Before we talk about why it’s important, let’s talk a little about what is gut flora.
Gut flora simply refers to the bacteria that live within our digestive tract. The digestive tract consists of billions of bacteria from over 1,000 different species, with a combined weight of 1-1.5kgs. The highest concentration of bacteria is found in the large intestine (colon).
What does this good gut flora do?
- regulates the immune system
- enhances motility and function of the gastrointestinal tract (GIT)
- improves digestion and nutrient absorption
- produces vitamins (some Bs and K)
- provides protection against pathogens
- assists with weight management
- produces short chain fatty acids which are important for healthy digestive functioning.
Now that you have seen what it does, you can see why it is so important. When there is a decrease in the levels of good gut bacteria (called dysbiosis) many different health problems can arise. These include autoimmune diseases such as rheumatoid arthritis, inflammatory bowel disease and coeliac disease as well as other health issues such as eczema, IBS, obesity, ASD and mental illness.
What kills good gut bacteria?
- Diets high in animal fat and animal protein
- Diets high in refined carbs (white foods)
- Bacteria, viruses, parasites
- Food intolerances
- Pharmaceutical drugs
- Artificial sweeteners
- Sulphates & sulphites (found in processed meats, wine and dried fruit)
Apart from the disease processes listed above, there are a number of physical signs which can indicate you have dysbiosis including bloating, burping, excessive flatulence, recurring abdominal pain, bad breath, constipation, diarrhoea, rectal itching, weak & cracked fingernails, fatigue and post-adolescent acne.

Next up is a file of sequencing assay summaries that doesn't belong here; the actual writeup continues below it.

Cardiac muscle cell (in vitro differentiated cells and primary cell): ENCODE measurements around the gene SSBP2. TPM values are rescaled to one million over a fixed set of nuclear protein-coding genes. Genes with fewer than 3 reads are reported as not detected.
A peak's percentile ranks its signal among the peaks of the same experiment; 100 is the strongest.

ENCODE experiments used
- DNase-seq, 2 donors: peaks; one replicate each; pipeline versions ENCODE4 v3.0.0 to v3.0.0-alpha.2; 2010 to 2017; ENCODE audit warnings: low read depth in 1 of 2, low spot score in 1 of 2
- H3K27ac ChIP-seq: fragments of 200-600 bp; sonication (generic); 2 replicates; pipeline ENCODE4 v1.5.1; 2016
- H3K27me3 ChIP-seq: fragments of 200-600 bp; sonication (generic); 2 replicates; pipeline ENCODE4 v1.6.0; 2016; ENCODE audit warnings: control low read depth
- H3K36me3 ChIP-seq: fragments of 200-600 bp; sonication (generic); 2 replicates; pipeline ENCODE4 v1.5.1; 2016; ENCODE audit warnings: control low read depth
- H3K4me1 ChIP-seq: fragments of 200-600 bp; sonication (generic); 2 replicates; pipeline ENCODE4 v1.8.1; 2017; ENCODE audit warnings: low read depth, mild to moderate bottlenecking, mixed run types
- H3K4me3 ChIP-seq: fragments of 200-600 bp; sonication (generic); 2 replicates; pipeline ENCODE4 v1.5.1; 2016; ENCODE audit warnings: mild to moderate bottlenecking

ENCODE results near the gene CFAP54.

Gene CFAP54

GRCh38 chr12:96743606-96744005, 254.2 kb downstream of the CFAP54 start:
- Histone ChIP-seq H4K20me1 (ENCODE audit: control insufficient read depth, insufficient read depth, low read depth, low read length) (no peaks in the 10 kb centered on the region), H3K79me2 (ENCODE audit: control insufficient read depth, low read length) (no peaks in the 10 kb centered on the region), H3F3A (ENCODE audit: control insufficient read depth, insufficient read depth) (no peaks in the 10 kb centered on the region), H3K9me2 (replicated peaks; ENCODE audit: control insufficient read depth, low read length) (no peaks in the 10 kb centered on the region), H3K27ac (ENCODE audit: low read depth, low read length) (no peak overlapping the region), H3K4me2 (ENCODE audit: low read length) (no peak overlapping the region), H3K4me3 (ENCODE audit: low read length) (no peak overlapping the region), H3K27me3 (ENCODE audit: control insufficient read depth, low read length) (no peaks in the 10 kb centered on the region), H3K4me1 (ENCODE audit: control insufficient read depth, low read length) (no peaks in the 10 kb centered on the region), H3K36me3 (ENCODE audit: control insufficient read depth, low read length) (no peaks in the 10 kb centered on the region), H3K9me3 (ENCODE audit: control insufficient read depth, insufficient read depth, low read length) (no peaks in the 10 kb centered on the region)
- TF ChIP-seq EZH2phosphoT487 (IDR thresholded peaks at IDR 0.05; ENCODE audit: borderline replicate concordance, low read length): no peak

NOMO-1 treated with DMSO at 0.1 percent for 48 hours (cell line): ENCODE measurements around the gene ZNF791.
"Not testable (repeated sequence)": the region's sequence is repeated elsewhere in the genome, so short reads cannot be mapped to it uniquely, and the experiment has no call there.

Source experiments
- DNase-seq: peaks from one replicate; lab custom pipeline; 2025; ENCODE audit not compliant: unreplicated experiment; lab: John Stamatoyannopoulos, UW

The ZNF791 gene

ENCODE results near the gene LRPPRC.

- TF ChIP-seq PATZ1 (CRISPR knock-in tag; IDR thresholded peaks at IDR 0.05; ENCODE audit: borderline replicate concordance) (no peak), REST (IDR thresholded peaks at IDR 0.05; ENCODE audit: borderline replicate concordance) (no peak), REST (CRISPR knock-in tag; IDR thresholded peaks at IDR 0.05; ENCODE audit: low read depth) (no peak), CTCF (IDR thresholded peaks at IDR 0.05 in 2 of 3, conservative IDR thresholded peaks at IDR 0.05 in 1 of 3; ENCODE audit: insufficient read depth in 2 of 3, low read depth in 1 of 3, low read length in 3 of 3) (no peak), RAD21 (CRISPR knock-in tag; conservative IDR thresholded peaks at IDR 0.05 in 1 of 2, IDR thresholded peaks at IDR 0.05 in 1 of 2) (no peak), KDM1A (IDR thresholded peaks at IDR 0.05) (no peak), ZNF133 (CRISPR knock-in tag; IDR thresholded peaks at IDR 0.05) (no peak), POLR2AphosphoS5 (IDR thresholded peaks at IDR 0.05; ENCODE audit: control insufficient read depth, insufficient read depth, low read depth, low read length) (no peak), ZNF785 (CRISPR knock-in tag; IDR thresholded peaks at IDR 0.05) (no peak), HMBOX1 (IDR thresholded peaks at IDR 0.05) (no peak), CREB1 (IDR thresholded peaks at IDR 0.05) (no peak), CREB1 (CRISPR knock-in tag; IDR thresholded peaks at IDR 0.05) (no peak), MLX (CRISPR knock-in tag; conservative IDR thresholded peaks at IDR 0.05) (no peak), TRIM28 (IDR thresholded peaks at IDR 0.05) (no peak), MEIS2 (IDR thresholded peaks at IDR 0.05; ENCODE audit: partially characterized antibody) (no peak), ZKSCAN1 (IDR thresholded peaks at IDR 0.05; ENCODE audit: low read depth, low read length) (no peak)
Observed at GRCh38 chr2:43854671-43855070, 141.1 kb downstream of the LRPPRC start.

It is possible to measure the levels of good gut flora in your colon and to identify any bad bacteria that may be contributing to the dysbiosis. This is a simple test which involves collecting a small sample of faeces which is then sent off to the lab for analysis. If there is an issue with the bacterial growth in your small intestine (called Small Intestine Bacterial Overgrowth – SIBO), you can have a breath test done to assess this problem.
If you have dysbiosis, it can be treated using diet, prebiotic and probiotic foods as well as supplementation with probiotics. It will take some time to restore the balance as the process needs to start slowly to avoid unpleasant side effects. This is why it should be managed by a qualified health practitioner such as a naturopath or nutritionist.
If you think you may be affected by dysbiosis, make an appointment now. We can help you!